Back to the 1980s: it’s the PC Engine Mini

The PC Engine Mini may just be the most unusual nostalgia box yet released. Most of the systems released so far – including 2016’s NES Classic Edition, which kicked off a whole wave of miniature consoles – capitalise on our affection for games we played decades ago. For a generation of gamers in the west, however, the PC Engine, or TurboGrafx-16, was a largely unknown quantity: it was never officially released in the UK, and only glimmered briefly in the US before Sega and Nintendo’s rival consoles knocked it out of contention in the nineties.

What Konami’s unexpected but welcome PC Engine Mini does, though, is put one of Japan’s most fascinating consoles – and its great library of games – in front of a new audience. And judged by the standards of other mini plug-and-play devices, it does this quite nicely. Like the NES Classic and Mega Drive Mini before it, the PC Engine Mini (or to use its full name in Europe, the PC Engine CoreGrafx Mini) connects to a modern TV through the HDMI socket, is powered via USB, and offers a selection of games that illustrate the best the console had to offer at the height of its popularity in eighties and early nineties Japan.

Although only slightly smaller than a vintage PC Engine (which was a tiny console to begin with), the Mini has some charming details, right down to the green power switch and its tiny plastic tab that, on the original console, prevented the user from removing a cartridge with the system turned on. Tactility is a big part of the appeal of these systems, and the PC Engine Mini certainly has this: the controller also looks and feels close to the original, though it does feel a little lighter by comparison. 

Another part of the system’s appeal is its user interface. The PC Engine Mini’s UI is by M2, the developer that handled the superb Sega Mega Drive Mini; if anything, this one’s even better, with the selection  of games divided up into separate libraries. You’ll find US releases like JJ & Jeff and Splatterhouse in the TurboGrafx-16 list, while such games as Star Parodier and Fantasy Zone are housed under the PC Engine roster, each with their own cover art, backgrounds and theme tunes. Fire up one of the games originally released on CD, and you’ll be treated to a charming animation of the disc spinning in the drive and an accompanying sound effect. It’s touches like these that really set the Mini apart from, say, playing ROMs through a typical emulator.

Japan and the US get their own incarnations of the PC Engine, while Europe gets a replica of the grey CoreGrafx, originally released in 1989.

What about the games?

The PC Engine is an expensive machine to collect for, so it’s pleasing to see some rare and extremely pricey titles like Sapphire, Parasol Stars, Star Parodier, and Castlevania: Rondo of Blood amongst the lineup of 50-or-so games. There’s a considerable number of shooters in the PC Engine’s library, and that’s reflected in the Mini with such games as R-Type, Super Star Soldier, Gradius, and Galaga 88, but other genres are well represented, too.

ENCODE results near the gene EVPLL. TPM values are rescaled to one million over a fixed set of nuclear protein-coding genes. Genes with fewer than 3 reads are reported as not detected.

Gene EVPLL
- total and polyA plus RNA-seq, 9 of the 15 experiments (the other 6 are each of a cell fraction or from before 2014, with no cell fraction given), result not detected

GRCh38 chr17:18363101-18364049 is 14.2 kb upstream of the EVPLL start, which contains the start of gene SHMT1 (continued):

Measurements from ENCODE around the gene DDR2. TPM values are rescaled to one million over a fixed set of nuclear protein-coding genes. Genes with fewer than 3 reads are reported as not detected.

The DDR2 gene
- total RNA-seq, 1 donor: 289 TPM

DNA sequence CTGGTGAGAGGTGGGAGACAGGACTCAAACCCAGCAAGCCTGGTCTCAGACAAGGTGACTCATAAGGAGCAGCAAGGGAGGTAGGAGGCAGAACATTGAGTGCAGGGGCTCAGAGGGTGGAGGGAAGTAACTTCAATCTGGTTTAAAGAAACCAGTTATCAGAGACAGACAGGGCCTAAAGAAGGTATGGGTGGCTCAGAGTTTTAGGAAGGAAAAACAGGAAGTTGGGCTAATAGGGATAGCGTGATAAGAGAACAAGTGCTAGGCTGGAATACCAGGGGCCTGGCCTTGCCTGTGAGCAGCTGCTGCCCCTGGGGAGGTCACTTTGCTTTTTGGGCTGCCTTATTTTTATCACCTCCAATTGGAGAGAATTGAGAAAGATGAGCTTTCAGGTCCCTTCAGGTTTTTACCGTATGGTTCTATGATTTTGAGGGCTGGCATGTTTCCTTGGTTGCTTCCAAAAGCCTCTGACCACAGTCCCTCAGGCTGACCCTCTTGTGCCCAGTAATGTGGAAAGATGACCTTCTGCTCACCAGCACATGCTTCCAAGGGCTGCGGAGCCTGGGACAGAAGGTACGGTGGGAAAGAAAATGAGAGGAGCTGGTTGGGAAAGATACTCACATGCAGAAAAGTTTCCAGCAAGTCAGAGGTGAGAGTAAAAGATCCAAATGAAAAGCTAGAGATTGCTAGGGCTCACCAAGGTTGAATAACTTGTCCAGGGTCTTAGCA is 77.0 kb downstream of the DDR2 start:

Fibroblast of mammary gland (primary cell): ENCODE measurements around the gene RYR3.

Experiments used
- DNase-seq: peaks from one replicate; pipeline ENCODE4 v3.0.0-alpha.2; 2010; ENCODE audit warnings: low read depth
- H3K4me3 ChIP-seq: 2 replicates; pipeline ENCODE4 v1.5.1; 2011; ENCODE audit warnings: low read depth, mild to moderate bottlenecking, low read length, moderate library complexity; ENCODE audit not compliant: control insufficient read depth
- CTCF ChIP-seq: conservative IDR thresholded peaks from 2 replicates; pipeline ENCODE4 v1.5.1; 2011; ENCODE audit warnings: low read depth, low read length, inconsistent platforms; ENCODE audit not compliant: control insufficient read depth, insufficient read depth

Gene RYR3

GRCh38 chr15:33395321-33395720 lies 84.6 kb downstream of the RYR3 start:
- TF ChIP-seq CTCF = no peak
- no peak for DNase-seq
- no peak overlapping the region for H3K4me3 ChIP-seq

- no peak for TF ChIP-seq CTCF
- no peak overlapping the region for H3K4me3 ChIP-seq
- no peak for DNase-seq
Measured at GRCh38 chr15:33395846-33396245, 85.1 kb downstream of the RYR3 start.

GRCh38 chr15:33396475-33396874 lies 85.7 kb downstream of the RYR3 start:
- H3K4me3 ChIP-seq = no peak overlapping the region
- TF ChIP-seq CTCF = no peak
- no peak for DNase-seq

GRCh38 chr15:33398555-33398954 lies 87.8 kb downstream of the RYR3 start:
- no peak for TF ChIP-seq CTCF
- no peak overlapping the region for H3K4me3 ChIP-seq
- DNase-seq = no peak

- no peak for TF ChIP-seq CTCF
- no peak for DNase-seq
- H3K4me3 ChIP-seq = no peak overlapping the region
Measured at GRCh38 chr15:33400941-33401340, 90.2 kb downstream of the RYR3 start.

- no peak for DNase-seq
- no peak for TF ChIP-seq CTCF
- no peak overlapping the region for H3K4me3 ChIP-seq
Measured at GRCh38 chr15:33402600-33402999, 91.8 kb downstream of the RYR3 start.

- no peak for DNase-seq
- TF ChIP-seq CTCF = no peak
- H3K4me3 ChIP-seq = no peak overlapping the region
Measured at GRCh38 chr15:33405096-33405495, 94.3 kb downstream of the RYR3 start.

You’ll find the terrific Bonk’s Adventure and Bonk’s Revenge platformers; Ys Books I & II are sterling RPGs; Ninja Spirit and Ninja Gaiden offer some bracing side-scrolling action; the multiplayer anarchy of Bomberman 93 and 94 make getting hold of some extra USB controllers a must. PC Engine fans will point at gaps in the Mini’s lineup, inevitably, but it’s difficult to argue with Konami’s choices here. My main gripe? The inclusion of Snatcher, but only in its Japanese form, feels like a huge missed opportunity: an English localisation of Hideo Kojima’s cyberpunk adventure would have really added to the Mini’s appeal to western gamers. Bah.

Including Snatcher, but without an English translation, is one of the Mini’s few disappointing oversights.


Here’s where things get just a little bit complicated. The PC Engine Mini is being sold exclusively through Amazon, and while the Japanese arm of the firm’s fulfilled pre-orders in the far east, the ongoing coronavirus pandemic has  led to “indefinite” delays elsewhere. We were lent a PC Engine Mini unit to review by a PR company, but to date, there hasn’t been an update as to when customers who’ve placed preorders will actually receive their device. So far, the most we’ve managed to glean is this statement from Konami: “Amazon is still accepting new pre-orders for the consoles and we’re working hard to resume normal delivery schedules as soon as possible. We thank everyone for their patience during this uncertain time.” 

Taito’s Parasol Stars was one of the best games on the PC Engine, so it’s pleasing to see it on the Mini.

Worth a purchase, then?

There are, of course, many ways to play PC Engine games in 2020. Purists might favour sticking to the proper hardware, but actually getting your hands on an original console and a decent selection of games will cost a considerable amount these days – and then there’s the task of marrying it all up to a modern television. Running a PC Engine core through a FPGA development board and MiSTer, meanwhile, will provide more accurate results than an emulation-based device like the PC Engine Mini, but even this will set you back more than the Mini’s asking price of £99.99. The Mini, then, is by far the easiest and more affordable route, and while there are some drawbacks – a bit of sound and input lag here and there, plus the lack of display options that is strangely common to all these devices – this reincarnation of the PC Engine represents a package that’s hard to resist. 

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